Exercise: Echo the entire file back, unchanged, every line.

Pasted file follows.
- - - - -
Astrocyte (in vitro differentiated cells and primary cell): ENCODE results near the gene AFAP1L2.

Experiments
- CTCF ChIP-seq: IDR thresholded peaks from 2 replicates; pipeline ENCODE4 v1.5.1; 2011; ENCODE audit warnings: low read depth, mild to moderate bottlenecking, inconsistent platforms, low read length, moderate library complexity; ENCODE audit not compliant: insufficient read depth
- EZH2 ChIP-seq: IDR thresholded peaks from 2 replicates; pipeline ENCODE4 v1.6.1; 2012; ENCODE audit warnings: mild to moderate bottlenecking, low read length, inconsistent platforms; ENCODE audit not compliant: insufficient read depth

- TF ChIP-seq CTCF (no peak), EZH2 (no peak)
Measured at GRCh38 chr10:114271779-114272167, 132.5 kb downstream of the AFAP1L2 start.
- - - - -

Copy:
Astrocyte (in vitro differentiated cells and primary cell): ENCODE results near the gene AFAP1L2.

Experiments
- CTCF ChIP-seq: IDR thresholded peaks from 2 replicates; pipeline ENCODE4 v1.5.1; 2011; ENCODE audit warnings: low read depth, mild to moderate bottlenecking, inconsistent platforms, low read length, moderate library complexity; ENCODE audit not compliant: insufficient read depth
- EZH2 ChIP-seq: IDR thresholded peaks from 2 replicates; pipeline ENCODE4 v1.6.1; 2012; ENCODE audit warnings: mild to moderate bottlenecking, low read length, inconsistent platforms; ENCODE audit not compliant: insufficient read depth

- TF ChIP-seq CTCF (no peak), EZH2 (no peak)
Measured at GRCh38 chr10:114271779-114272167, 132.5 kb downstream of the AFAP1L2 start.